If and when you find the right tee, you do find a hole that is at last slightly forgiving after a tough first eight holes. This gets you thinking you can finish your front nine with a good score. A wide fairway starts to narrow about 150 yards away from the large green. A good tee shot and you will have a mid – short iron in hand to attack the flag.
If you play on a weekend you will usually find the half-way house open, which gives you the usual range delicacies. You will need some sort of boost as the back nine does not give you an easy start.

10, 11 and 12 are Radcliffe’s answer to Amen corner, all be it not as difficult. The three holes are somewhat separated from the rest of the course, get through these three still with your scorecard still intact and you will have confidence to go on and get a good finish.

The 10th is a short dogleg right par 4, but as soon as you reach the green you are faced with the hardest green on the course. Sloping heavily from right to left and back to front, the pin placement card you hopefully picked before your round could become your friend very quickly. End up in the place on this green and three and even four putts are not uncommon.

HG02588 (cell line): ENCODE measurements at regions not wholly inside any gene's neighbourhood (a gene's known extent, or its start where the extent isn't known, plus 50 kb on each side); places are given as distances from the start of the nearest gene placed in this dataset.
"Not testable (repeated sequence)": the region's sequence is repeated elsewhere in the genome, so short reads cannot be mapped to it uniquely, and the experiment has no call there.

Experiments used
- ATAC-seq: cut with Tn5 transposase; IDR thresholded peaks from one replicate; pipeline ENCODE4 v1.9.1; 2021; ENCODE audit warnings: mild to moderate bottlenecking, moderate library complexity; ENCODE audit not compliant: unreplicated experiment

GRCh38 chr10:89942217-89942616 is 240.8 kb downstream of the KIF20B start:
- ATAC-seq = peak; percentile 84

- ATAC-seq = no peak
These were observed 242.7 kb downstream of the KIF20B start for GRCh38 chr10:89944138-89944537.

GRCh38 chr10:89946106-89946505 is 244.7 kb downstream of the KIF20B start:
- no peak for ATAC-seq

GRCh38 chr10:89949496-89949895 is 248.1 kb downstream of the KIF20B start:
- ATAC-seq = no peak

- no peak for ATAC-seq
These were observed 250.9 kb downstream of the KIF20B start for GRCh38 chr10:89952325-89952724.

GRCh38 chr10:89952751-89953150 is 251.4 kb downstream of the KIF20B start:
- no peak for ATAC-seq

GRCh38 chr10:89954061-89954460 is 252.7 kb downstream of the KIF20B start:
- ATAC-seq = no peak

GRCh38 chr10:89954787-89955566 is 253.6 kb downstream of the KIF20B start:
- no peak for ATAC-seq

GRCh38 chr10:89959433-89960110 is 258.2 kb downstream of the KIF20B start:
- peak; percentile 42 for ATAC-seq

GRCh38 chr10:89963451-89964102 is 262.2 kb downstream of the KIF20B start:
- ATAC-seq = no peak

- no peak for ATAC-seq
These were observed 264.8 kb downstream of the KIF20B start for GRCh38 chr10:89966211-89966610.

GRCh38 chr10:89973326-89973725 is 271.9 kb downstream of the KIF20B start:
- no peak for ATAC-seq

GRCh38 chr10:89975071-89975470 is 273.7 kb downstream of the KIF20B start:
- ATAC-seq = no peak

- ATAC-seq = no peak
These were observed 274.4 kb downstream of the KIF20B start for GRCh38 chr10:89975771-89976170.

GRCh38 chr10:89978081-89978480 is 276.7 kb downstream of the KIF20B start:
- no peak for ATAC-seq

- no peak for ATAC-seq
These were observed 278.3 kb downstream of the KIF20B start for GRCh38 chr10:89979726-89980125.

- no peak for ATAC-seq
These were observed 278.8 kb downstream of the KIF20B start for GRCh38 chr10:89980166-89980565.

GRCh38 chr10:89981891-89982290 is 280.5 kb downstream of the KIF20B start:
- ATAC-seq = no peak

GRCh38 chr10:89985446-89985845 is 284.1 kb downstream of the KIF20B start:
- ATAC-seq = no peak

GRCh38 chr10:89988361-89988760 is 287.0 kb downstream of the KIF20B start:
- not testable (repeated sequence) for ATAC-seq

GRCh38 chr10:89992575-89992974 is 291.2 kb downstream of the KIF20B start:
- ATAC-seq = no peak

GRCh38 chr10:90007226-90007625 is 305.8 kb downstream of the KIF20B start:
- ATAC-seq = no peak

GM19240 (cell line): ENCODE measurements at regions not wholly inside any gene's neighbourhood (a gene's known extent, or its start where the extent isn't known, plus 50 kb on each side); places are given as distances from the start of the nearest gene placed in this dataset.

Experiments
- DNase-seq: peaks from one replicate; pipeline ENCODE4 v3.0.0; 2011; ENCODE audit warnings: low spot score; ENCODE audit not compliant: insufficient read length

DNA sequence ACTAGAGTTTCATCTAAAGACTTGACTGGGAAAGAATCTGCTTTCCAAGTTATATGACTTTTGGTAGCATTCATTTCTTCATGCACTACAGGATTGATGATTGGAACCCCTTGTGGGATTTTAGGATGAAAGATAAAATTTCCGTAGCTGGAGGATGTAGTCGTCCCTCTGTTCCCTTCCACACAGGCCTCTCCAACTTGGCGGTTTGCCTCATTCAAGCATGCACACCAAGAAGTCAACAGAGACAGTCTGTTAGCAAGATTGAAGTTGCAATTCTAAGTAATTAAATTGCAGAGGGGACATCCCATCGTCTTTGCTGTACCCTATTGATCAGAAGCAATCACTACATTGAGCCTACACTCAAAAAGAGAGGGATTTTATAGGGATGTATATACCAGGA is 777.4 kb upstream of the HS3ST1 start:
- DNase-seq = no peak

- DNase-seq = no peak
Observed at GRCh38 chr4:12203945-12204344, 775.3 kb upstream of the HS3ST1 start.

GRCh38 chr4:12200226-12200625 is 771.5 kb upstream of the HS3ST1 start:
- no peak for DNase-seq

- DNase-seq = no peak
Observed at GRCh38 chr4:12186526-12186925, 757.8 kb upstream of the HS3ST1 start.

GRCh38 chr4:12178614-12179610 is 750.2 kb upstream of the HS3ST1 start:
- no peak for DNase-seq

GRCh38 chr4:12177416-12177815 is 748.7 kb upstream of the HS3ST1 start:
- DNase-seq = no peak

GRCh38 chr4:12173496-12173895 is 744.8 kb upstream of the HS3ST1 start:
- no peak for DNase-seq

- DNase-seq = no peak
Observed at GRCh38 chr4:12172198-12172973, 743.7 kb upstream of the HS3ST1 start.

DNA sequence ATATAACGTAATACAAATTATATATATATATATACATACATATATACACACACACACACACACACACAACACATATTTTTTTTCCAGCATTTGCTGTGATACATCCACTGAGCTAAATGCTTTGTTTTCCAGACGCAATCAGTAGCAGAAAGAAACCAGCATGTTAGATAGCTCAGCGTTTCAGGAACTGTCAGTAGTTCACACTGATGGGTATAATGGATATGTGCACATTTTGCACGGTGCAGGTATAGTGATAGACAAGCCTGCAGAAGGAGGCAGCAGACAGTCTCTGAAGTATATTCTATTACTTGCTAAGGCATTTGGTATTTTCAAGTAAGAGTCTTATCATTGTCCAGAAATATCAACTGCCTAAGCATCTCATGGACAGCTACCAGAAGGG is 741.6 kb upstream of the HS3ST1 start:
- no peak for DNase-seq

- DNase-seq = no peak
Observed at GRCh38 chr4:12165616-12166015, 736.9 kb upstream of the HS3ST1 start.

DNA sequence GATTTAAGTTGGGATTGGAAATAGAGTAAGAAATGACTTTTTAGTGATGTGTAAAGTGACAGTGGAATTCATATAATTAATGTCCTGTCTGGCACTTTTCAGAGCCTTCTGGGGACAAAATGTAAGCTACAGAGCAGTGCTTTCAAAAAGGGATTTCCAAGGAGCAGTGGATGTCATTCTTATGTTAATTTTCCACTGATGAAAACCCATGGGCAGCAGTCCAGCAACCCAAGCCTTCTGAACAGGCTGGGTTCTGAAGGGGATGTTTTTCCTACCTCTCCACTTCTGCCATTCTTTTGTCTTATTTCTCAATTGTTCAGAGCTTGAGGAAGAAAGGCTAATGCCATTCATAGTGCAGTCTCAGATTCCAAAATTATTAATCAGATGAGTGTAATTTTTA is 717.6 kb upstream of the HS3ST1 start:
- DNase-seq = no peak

Whatever your mood coming off the 10th green, you will be happy stepping onto the 11th, a long but relatively straight forward par 3 should hopefully get you a good score. If still fuming from a bad start to your back nine though, you will no doubt see your ball edging to the small lake to the right of the green, enough club and plenty of talking to your ball will hopefully see you carry it. You now find yourself at the far end of the course, usually quiet, surrounded by the neighbouring countryside you can gather your thoughts before you hit the par 5 12th.